How Observability Differs from Traditional Monitoring
Welcome to The Authors’ Cut Series With a technical foundation in place, this session cuts through the marketing hype to deliver a concrete — and capability-based —definition of the term observability: what it is, why it’s needed, how it’s different, and how it comes together with monitoring. We make it real with a live Honeycomb demo. Topics include: - What Is Observability? Learn what capabilities define observability for software systems and how these practices are used to find problems in ways that are not possible with other approaches. (Chapter 1) - How Debugging Practices Differ Between Observability & Monitoring. Understand the limitations of monitoring-based troubleshooting and why observability is a fundamentally different, exploratory approach. (Chapter 2) - Lessons From Scaling Without Observability. Learn from a real example of scaling a service to millions of users and slamming into the limitations of traditional monitoring and architectures. (Chapter 3) - How Observability & Monitoring Come Together. Systems vs software considerations, reimagining metrics in an observability-driven world, and determining what is right for your organization. (Chapter 9) About This Series Welcome to The Authors’ Cut series. In writing the O’Reilly Observability Engineering book, our goal is to help you achieve production excellence, based on our experiences building and operating commercial SaaS products at scale, and as creators of observability tooling for high-performance engineering teams. These are interactive sessions led by authors Charity Majors, Liz Fong-Jones, and George Miranda where you’ll discuss concepts in the book, see how to apply them in Honeycomb, and get advice on strategy and implementation in your world.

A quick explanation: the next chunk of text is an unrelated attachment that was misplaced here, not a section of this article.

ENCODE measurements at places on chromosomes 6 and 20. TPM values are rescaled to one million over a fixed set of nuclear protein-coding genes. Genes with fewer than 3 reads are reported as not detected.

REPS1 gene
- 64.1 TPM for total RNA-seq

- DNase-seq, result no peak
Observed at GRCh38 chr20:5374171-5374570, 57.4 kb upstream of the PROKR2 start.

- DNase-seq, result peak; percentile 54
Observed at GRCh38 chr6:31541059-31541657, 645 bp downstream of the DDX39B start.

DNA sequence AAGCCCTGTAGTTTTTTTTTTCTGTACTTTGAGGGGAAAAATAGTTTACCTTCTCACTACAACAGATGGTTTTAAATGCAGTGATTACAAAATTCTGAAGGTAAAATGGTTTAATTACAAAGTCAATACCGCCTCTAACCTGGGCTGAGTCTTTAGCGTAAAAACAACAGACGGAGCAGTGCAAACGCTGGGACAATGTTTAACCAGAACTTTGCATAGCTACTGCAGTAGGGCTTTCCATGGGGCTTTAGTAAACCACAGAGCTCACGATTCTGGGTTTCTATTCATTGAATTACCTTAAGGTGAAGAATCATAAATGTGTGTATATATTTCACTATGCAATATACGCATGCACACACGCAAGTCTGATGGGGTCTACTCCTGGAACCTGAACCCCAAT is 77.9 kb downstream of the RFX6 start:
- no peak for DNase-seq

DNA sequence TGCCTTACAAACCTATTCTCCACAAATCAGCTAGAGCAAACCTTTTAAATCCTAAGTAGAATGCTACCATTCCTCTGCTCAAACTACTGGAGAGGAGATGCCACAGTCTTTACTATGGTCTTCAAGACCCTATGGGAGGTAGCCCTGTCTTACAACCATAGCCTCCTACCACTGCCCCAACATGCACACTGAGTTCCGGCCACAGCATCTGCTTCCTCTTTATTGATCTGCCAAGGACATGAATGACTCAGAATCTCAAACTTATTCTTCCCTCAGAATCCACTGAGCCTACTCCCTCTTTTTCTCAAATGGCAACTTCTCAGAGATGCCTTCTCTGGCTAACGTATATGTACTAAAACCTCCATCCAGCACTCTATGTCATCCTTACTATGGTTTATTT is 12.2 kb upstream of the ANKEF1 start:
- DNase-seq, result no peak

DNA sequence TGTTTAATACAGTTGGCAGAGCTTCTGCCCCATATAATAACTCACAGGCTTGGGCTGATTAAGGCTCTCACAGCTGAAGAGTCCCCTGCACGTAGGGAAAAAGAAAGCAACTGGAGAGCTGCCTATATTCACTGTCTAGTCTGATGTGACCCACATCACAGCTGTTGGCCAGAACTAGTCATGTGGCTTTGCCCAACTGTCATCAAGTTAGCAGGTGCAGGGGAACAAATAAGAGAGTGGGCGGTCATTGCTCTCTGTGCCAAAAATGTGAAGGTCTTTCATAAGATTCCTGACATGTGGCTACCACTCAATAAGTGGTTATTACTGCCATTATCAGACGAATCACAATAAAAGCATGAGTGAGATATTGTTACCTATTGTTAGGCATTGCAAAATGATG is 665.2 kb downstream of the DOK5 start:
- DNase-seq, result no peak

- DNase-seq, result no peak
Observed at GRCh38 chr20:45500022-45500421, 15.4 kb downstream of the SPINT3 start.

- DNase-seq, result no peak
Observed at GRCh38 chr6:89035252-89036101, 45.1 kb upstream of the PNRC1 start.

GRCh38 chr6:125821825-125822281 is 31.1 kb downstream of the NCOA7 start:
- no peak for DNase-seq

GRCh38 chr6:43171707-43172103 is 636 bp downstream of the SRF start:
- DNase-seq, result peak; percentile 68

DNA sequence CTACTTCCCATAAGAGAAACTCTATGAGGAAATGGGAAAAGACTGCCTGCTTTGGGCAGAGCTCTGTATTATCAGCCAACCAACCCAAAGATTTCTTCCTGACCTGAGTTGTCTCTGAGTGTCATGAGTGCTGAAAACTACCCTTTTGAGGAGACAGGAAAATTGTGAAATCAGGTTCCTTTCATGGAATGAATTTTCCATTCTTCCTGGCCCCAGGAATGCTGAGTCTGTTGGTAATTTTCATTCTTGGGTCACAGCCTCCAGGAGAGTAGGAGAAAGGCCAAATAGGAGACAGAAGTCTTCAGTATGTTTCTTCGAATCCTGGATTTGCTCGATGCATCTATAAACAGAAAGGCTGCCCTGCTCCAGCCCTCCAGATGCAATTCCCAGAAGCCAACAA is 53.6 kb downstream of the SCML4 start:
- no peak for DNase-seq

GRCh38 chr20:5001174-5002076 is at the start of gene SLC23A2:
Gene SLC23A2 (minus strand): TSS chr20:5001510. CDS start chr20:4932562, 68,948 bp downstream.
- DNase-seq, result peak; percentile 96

Honeycomb’s O’Reilly Book Observability Engineering
- By Charity Majors, Liz Fong-Jones, and George Miranda
Authors Charity Majors, Liz Fong-Jones, and George Miranda cut through the marketing hype to concretely demonstrate what observability is, how it is different, and how to practice it with both your applications and your teams.